The University has focused this semester’s course unit surveys specifically on the move to online learning, with bosses keen to hear from students on what can be improved in the future. 

The Students’ Union have also launched a survey in order to better understand how students have found the shift to online learning.

Information gathered in this survey will be passed on to the Education Officer, Chloe Salins, to help her represent student interests and concerns in meetings with the University.

We want to know how the impact of COVID-19 has affected your learning and accessing of resources and student support…

Posted by University of Manchester Students' Union on Tuesday, 28 April 2020

The Office for Students, which regulates all UK universities, has urged “regular and clear communications to students” in its latest guidance on standards during coronavirus

In a statement to The Mancunion, the University of Manchester acknowledged the challenges that come with moving all face-to-face teaching online:

“Since we have suspended physical face-to-face teaching and moved to online learning, the University has worked hard to make the transition as easy and smooth as possible for our students. Their teaching and learning remain one of our top priorities and we’re pleased that students are engaging with our online provision.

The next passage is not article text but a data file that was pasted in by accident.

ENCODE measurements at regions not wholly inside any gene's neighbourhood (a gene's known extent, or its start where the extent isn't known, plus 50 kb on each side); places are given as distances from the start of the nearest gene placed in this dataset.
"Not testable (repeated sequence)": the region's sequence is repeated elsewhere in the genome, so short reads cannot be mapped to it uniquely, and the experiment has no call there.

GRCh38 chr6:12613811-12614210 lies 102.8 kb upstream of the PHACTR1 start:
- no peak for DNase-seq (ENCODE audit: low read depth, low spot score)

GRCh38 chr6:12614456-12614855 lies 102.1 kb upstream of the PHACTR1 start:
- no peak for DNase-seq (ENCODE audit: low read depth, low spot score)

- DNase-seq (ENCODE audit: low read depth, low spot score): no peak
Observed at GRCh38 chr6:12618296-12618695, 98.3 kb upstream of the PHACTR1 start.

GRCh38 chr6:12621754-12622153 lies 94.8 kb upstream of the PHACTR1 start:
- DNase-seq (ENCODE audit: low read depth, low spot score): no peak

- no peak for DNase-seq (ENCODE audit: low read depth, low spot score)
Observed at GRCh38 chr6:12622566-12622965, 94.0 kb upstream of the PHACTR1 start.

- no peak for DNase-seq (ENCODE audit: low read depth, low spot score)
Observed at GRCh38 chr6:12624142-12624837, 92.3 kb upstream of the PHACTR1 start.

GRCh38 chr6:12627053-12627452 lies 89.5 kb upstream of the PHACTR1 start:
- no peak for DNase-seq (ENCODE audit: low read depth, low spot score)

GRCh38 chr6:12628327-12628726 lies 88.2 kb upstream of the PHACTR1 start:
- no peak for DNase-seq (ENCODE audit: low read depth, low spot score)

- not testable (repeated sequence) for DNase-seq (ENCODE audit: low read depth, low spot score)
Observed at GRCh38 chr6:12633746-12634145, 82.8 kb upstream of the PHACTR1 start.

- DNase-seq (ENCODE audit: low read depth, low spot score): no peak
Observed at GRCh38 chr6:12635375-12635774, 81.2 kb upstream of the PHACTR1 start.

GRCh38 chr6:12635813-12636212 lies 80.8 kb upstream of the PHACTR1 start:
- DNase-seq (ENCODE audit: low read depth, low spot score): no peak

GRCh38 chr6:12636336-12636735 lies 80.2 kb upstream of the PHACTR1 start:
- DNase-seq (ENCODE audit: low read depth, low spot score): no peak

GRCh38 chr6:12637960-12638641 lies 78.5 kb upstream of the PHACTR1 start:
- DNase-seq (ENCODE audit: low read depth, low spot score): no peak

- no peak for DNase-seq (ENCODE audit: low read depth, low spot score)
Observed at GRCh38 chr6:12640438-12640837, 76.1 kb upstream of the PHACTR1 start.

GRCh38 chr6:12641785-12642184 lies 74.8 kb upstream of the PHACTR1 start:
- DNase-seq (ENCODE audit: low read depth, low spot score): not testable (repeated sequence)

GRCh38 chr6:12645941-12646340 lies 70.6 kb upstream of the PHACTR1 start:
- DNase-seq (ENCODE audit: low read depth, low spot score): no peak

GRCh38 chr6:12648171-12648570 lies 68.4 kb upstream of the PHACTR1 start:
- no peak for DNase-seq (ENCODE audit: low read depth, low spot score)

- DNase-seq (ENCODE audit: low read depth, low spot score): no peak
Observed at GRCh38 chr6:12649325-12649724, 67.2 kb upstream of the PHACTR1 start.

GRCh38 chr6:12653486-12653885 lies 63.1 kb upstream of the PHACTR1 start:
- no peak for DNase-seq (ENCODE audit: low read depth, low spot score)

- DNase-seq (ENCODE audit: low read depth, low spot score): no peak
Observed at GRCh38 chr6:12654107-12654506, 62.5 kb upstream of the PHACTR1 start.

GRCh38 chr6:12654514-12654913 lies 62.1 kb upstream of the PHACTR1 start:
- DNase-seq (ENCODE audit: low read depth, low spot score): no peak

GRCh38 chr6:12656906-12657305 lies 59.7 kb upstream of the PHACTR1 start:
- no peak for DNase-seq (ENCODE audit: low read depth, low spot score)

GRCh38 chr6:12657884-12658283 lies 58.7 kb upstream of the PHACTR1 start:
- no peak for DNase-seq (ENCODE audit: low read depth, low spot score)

“We’ve had some very positive feedback from students and staff about teaching and learning online. However, we understand that this is a time of upheaval for everyone at the University and we will continue to look at ways we can improve our services in these unprecedented times.” 

The University of Manchester has pulled together a range of guides and resources to help students transition to online studying which can be found on the Student Support website.

If students have any difficulties accessing online learning or accessing the University network, they can email [email protected] or call +44 (0) 161 306 6199 (Monday to Friday during UK Office hours)

Tags: coronavirus, covid-19, online learning, online teaching, university closure, University of Manchester